Areas of Expertise
- Animal learning
- Comparative psychology
- Behavioral analysis
Description of Research
It has been said that people’s understanding of tools is different from other animals’ understanding of how these objects work. And yet, in some circumstances, people’s behavior on tool-use tasks is similar to chimpanzees’, monkeys’, and crows’ behavior. Dr. Silva’s current research involves identifying the conditions under which adult humans’ tool selections are similar to and differ from those of other animals. Differences in thinking are one reason why people and other animals might differ on a tool-use task. What are some other reasons, and what do these reasons tell us about comparative cognition?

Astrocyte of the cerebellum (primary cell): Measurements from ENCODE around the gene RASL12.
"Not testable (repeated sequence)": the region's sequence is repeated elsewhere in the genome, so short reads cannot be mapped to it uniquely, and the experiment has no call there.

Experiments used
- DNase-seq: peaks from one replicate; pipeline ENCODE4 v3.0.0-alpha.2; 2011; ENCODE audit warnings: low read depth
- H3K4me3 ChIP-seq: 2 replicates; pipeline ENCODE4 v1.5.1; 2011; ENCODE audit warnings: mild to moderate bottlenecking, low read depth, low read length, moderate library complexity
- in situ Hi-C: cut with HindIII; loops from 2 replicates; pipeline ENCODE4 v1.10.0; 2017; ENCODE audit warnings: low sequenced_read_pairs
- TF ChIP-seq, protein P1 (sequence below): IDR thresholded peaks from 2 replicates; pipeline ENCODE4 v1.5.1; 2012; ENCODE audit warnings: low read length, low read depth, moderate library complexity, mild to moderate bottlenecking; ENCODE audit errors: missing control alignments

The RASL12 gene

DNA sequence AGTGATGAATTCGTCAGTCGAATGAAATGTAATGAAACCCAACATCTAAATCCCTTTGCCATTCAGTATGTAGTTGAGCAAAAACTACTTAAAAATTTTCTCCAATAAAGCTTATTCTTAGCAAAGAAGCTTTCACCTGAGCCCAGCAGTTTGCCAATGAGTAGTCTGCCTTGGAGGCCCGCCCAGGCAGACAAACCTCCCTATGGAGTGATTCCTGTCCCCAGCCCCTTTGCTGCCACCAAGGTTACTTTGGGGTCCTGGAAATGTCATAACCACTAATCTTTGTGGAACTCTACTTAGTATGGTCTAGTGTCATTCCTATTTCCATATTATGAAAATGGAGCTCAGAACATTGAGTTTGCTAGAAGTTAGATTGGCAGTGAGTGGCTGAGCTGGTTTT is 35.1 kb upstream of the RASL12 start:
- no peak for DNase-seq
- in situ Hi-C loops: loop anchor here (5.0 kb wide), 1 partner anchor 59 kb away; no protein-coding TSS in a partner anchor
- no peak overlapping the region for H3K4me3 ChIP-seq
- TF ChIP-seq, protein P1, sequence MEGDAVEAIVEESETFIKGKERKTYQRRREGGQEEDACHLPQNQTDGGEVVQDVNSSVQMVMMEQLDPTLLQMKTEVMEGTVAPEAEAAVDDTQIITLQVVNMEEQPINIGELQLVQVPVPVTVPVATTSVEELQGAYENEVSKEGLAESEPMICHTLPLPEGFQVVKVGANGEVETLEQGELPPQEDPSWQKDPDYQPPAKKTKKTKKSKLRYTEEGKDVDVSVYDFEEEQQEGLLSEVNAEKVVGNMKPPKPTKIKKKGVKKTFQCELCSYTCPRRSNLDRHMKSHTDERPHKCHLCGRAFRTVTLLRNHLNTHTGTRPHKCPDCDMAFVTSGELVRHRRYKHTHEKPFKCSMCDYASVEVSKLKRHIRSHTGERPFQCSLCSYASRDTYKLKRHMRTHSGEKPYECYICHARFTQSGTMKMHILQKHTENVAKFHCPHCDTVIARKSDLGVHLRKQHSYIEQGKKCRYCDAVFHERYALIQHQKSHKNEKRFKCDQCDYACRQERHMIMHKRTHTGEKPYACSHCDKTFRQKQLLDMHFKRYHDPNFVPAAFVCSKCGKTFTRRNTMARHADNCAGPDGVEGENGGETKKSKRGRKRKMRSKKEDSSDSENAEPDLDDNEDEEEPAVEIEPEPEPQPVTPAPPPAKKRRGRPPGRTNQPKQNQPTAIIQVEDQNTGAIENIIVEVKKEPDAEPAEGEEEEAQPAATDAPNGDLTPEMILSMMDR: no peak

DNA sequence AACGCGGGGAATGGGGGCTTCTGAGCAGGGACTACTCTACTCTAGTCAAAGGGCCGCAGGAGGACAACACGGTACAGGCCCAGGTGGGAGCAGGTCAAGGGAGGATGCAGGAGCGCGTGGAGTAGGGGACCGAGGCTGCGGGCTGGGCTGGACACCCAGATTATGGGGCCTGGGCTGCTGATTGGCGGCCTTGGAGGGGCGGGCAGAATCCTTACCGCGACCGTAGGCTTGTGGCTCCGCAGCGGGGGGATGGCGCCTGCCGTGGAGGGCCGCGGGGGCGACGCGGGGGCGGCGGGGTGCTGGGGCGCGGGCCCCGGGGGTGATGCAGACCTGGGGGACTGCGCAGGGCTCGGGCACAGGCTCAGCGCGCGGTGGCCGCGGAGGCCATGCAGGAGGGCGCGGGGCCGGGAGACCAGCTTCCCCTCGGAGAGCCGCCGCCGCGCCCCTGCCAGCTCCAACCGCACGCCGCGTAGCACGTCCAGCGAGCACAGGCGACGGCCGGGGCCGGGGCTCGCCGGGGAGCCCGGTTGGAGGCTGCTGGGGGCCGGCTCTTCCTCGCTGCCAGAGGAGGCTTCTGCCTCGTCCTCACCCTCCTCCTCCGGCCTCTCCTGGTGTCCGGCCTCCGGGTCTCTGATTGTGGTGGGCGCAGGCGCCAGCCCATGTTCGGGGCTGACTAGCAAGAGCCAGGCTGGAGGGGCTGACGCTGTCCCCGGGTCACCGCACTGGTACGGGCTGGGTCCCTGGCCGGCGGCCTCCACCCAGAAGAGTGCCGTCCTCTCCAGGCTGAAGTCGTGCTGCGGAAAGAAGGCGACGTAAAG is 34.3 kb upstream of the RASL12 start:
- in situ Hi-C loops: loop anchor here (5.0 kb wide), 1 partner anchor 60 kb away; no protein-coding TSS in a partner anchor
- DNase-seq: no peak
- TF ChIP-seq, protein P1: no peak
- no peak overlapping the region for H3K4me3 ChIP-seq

Courses Offered at Redlands
- Introduction to Psychology
- Statistical Methods
- Educational Psychology
- History and Systems of Psychology
- Psychology of Learning
Silva, F. J., ten Hope, M. I., & Tucker, A. L. (in press). Adult humans' understanding of support relations: An up-linkage replication. Learning & Behavior.
Machado, A., & Silva, F. J. (2010). Scientific method. In I. B. Weiner & W. E. Craighead (Eds.), Corsini encyclopedia of psychology (4th ed.), pp. 1320-1322. Hoboken, NJ: Wiley.
Silva, F. J., & Silva, K. M. (2010). How do adult humans compare with New Caledonian crows in tool selectivity? Learning & Behavior, 38, 87-95.
Silva, K. M, & Silva, F. J. (2009). What radio can do to increase a song’s appeal: A study of Canadian music presented to American college students. Psychology of Music, 37, 181-184. p>